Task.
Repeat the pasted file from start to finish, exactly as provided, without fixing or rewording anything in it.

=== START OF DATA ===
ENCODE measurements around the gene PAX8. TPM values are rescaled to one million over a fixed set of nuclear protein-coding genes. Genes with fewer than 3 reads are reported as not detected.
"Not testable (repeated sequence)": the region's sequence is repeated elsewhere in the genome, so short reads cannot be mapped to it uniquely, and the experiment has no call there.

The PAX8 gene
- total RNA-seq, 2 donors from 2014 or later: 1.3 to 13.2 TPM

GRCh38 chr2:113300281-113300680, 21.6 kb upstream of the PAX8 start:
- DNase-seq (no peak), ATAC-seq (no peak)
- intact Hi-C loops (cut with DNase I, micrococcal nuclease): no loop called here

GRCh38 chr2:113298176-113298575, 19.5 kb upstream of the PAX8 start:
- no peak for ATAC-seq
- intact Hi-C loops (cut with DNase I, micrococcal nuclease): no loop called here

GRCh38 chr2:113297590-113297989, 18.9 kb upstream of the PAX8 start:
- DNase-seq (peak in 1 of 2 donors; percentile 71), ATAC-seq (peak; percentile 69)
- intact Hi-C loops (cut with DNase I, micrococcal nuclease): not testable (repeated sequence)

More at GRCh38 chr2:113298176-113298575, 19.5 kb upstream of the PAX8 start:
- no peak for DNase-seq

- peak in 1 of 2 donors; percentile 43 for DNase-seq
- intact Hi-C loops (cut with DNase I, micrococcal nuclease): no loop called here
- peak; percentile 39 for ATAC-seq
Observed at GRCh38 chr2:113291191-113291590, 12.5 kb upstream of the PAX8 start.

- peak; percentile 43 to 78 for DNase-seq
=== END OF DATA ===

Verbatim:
ENCODE measurements around the gene PAX8. TPM values are rescaled to one million over a fixed set of nuclear protein-coding genes. Genes with fewer than 3 reads are reported as not detected.
"Not testable (repeated sequence)": the region's sequence is repeated elsewhere in the genome, so short reads cannot be mapped to it uniquely, and the experiment has no call there.

The PAX8 gene
- total RNA-seq, 2 donors from 2014 or later: 1.3 to 13.2 TPM

GRCh38 chr2:113300281-113300680, 21.6 kb upstream of the PAX8 start:
- DNase-seq (no peak), ATAC-seq (no peak)
- intact Hi-C loops (cut with DNase I, micrococcal nuclease): no loop called here

GRCh38 chr2:113298176-113298575, 19.5 kb upstream of the PAX8 start:
- no peak for ATAC-seq
- intact Hi-C loops (cut with DNase I, micrococcal nuclease): no loop called here

GRCh38 chr2:113297590-113297989, 18.9 kb upstream of the PAX8 start:
- DNase-seq (peak in 1 of 2 donors; percentile 71), ATAC-seq (peak; percentile 69)
- intact Hi-C loops (cut with DNase I, micrococcal nuclease): not testable (repeated sequence)

More at GRCh38 chr2:113298176-113298575, 19.5 kb upstream of the PAX8 start:
- no peak for DNase-seq

- peak in 1 of 2 donors; percentile 43 for DNase-seq
- intact Hi-C loops (cut with DNase I, micrococcal nuclease): no loop called here
- peak; percentile 39 for ATAC-seq
Observed at GRCh38 chr2:113291191-113291590, 12.5 kb upstream of the PAX8 start.

- peak; percentile 43 to 78 for DNase-seq